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How to let the player skip a step on the map?

Blog skip a task

Imagine that you’ve built a Loquiz outdoor game (or tour). People play it autonomously. They can play while you’re sleeping.

a landscape with some Loquiz pins

What if one of the locations became inaccessible? This thought may stop you from falling asleep. And I’ve seen cases where the game creator wakes up with many complaints…

This shows that we sometimes must let the player skip a step on the map.

Not always, of course, but sometimes it can be helpful. Indeed, building a game in a city that’s constantly under road renovation (such as Paris) might be useful.

So, let’s see this in 5 steps how to let the player skip a step on the map!

a Loquiz character assembling pieces

Step 1: Ask yourself the right question, can skip sacrifice fun?

If you let your players have the choice of skipping a step, you might sacrifice part of the fun.

Indeed, some players might use this option to quickly reach the end; then they might complain that the game wasn’t challenging enough.

Before setting up the possibility to skip steps, think of what you’re ready to give up in your game. Consider the following questions:

  • How to make the main storyline still valid even if the step is skipped?
  • How to make this option a last resort?
  • How to make the player prefer to go through the step, rather than skip it?

Once you feel confident with these questions, then let’s go to the next step.

Step 2: Select the risky locations

Test your game. Look at the risky locations. Here is some example:

  • Place under road renovation
  • Place where road renovations are planned
  • Residential areas where roads are narrow (we don’t want players to climb up fences!)
  • Places with low GPS reach such as tunnels or shopping malls
  • Forest with private areas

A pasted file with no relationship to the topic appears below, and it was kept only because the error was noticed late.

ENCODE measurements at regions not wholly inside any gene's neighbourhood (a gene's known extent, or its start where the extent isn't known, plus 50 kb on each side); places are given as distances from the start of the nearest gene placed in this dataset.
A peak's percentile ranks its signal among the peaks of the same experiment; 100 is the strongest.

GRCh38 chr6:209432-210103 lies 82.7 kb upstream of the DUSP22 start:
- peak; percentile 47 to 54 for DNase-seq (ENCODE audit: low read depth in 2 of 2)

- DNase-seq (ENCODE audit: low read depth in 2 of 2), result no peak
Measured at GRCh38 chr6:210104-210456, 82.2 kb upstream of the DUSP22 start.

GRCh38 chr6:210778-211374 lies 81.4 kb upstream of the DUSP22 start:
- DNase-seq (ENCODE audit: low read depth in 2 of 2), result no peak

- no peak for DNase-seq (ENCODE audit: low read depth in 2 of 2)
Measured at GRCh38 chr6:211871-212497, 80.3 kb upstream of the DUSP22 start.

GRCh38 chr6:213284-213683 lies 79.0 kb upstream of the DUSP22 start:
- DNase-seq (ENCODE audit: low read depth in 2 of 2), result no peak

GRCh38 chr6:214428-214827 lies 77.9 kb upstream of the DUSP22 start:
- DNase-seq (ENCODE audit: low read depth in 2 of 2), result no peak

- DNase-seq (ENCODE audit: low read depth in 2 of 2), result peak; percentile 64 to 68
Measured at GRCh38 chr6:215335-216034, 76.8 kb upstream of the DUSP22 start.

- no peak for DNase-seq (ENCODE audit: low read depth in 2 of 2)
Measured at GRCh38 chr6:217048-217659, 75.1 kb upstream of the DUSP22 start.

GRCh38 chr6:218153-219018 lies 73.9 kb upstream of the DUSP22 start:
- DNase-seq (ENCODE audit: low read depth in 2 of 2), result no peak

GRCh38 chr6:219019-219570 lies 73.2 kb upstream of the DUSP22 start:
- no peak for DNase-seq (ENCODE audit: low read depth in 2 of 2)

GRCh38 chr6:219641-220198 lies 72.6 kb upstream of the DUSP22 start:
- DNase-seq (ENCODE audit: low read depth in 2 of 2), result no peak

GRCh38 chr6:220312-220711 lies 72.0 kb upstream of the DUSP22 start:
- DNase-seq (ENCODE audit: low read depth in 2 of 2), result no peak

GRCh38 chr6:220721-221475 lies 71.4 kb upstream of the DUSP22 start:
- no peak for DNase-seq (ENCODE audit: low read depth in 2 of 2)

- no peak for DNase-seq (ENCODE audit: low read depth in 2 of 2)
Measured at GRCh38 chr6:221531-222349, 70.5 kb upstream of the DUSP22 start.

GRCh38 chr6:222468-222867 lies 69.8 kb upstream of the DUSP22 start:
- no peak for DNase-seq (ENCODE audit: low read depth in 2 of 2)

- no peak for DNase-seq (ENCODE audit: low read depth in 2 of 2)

• Parks with a limited schedule (such as the park in the next illustration)
Jardin du Luxembourg. Nice, but it closes during the night!
The last time I tried to go there, it was already closed. Gladly, I wasn’t a Loquiz player. Picture source: Paris tourism office.

You don’t need to select all the locations from your game. Yet, I recommend you list all the risky locations.

Step 3: Convert it into Loquiz rules

Let’s say you selected 3 locations. From there, how do we add rules that will allow the player to skip the step?

Here is my own idea:

Let’s say, the player needs to go inside the “Jardin the Luxembourg” park, in Paris.

part of Google Map in Luxembourg garden

As I mentioned previously, this park closes during the night. It led me to a frustrating situation. However, I would not like this to happen to any of my players.

So, let’s build the following rules:

If task 1 “Previous location” is finished correctly, then we need to go to task 2 “Luxembourg Garden” park.

Loquiz logic to go to the park

Now, let’s imagine a mechanism that allows the player to skip that step.

Let’s use the list to display such an option:

Give the option to skip

The list feature will allow the player to open the task anytime from their device.

On the player’s device, it will appear like this:

And then, let’s make these 2 tasks lead you to the next step of your game.

Make sure that either answer can lead to the next step

If I skip task number 2, I need to remove it from my logic. It can be misleading if the pin still remains on my map.

Therefore, I will also deactivate them as follows:

Add deactivate blocks in the logic

Nice, isn’t it?

However, there’s one more thing I’d add.

We shouldn’t give the option right away. The skipping option should appear after a while if the player doesn’t find the location.

So I would rearrange the following blocks:

Give some time for the skip logic to appear

120 seconds after completing the previous location’s task, the Skipping task will appear on your list.

Alternatively, you can use a playground instead of a list to display the option.

Use the playground instead of the list

With a playground, you have full control over the design. You can do something better looking than my own example:

This is how the playground looks like

Step 4: Apply this to all the necessary locations

Once you’ve applied this mechanism to one of the locations, repeat this operation for all the other risky locations.

Step 5: Test it in real life

Using the test mode, you can test if all this mechanism work.

And I insist on this: It’s important to test it out. When we build some complex logic, we might forget one or two blocks. Such a mistake can cost a whole game.

So make sure you test as much as you can, before selling or updating your game!

players trying a Loquiz game

Step 5: Iterate

Does it work for you? What’s the review from the players?

Pay attention to this feedback.

Do they complete your game too fast because of this? If so, iterate. Bring fewer skipping tasks. Or make them appear later (120 seconds might be too low).

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